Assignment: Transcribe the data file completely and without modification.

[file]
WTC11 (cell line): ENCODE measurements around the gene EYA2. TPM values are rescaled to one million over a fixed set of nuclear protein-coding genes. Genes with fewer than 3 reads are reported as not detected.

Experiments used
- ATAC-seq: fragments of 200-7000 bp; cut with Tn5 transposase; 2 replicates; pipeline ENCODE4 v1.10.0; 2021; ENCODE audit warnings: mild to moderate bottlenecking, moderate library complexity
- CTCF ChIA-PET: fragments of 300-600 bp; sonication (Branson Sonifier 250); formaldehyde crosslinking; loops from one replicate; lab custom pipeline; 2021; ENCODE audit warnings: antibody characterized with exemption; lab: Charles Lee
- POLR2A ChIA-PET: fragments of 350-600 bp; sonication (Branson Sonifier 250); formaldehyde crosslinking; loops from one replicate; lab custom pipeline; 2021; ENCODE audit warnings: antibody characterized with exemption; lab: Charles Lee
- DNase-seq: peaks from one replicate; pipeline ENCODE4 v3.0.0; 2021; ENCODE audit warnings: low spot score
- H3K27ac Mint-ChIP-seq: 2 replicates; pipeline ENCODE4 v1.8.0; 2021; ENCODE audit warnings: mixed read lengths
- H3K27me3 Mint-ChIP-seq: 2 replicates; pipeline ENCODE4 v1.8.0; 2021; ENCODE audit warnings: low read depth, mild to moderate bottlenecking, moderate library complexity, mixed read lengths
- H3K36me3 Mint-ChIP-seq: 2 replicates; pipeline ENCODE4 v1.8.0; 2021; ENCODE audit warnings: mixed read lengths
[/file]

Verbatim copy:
WTC11 (cell line): ENCODE measurements around the gene EYA2. TPM values are rescaled to one million over a fixed set of nuclear protein-coding genes. Genes with fewer than 3 reads are reported as not detected.

Experiments used
- ATAC-seq: fragments of 200-7000 bp; cut with Tn5 transposase; 2 replicates; pipeline ENCODE4 v1.10.0; 2021; ENCODE audit warnings: mild to moderate bottlenecking, moderate library complexity
- CTCF ChIA-PET: fragments of 300-600 bp; sonication (Branson Sonifier 250); formaldehyde crosslinking; loops from one replicate; lab custom pipeline; 2021; ENCODE audit warnings: antibody characterized with exemption; lab: Charles Lee
- POLR2A ChIA-PET: fragments of 350-600 bp; sonication (Branson Sonifier 250); formaldehyde crosslinking; loops from one replicate; lab custom pipeline; 2021; ENCODE audit warnings: antibody characterized with exemption; lab: Charles Lee
- DNase-seq: peaks from one replicate; pipeline ENCODE4 v3.0.0; 2021; ENCODE audit warnings: low spot score
- H3K27ac Mint-ChIP-seq: 2 replicates; pipeline ENCODE4 v1.8.0; 2021; ENCODE audit warnings: mixed read lengths
- H3K27me3 Mint-ChIP-seq: 2 replicates; pipeline ENCODE4 v1.8.0; 2021; ENCODE audit warnings: low read depth, mild to moderate bottlenecking, moderate library complexity, mixed read lengths
- H3K36me3 Mint-ChIP-seq: 2 replicates; pipeline ENCODE4 v1.8.0; 2021; ENCODE audit warnings: mixed read lengths